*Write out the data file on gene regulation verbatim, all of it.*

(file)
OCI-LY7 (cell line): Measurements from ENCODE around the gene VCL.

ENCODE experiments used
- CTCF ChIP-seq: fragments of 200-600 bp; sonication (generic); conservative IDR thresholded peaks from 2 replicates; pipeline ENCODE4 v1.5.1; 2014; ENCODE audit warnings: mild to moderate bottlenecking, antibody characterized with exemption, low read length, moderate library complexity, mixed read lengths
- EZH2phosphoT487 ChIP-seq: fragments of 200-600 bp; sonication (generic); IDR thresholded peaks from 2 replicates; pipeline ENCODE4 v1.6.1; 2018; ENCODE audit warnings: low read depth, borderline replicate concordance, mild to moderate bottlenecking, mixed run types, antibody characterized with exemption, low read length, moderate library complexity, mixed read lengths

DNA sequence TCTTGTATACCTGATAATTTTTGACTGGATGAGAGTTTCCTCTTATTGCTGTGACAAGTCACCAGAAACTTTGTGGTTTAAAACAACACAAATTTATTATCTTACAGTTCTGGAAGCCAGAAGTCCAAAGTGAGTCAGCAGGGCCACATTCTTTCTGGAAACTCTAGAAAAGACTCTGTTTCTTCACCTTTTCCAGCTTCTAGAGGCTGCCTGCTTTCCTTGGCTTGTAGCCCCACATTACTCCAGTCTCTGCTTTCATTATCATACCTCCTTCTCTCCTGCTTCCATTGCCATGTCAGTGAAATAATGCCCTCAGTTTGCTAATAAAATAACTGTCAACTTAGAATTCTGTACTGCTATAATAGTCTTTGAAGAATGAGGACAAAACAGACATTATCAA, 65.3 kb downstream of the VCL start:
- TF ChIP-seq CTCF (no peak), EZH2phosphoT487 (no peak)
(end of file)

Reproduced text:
OCI-LY7 (cell line): Measurements from ENCODE around the gene VCL.

ENCODE experiments used
- CTCF ChIP-seq: fragments of 200-600 bp; sonication (generic); conservative IDR thresholded peaks from 2 replicates; pipeline ENCODE4 v1.5.1; 2014; ENCODE audit warnings: mild to moderate bottlenecking, antibody characterized with exemption, low read length, moderate library complexity, mixed read lengths
- EZH2phosphoT487 ChIP-seq: fragments of 200-600 bp; sonication (generic); IDR thresholded peaks from 2 replicates; pipeline ENCODE4 v1.6.1; 2018; ENCODE audit warnings: low read depth, borderline replicate concordance, mild to moderate bottlenecking, mixed run types, antibody characterized with exemption, low read length, moderate library complexity, mixed read lengths

DNA sequence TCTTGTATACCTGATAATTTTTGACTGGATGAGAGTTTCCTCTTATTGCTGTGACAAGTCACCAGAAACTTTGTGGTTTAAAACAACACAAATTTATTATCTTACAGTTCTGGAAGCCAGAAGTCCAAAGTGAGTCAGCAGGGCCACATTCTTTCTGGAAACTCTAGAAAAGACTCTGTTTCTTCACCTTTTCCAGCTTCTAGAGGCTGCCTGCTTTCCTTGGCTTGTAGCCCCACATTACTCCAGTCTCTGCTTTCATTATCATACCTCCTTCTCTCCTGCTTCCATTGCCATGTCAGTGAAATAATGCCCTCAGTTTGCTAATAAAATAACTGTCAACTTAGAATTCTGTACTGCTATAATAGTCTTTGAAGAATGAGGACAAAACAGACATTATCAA, 65.3 kb downstream of the VCL start:
- TF ChIP-seq CTCF (no peak), EZH2phosphoT487 (no peak)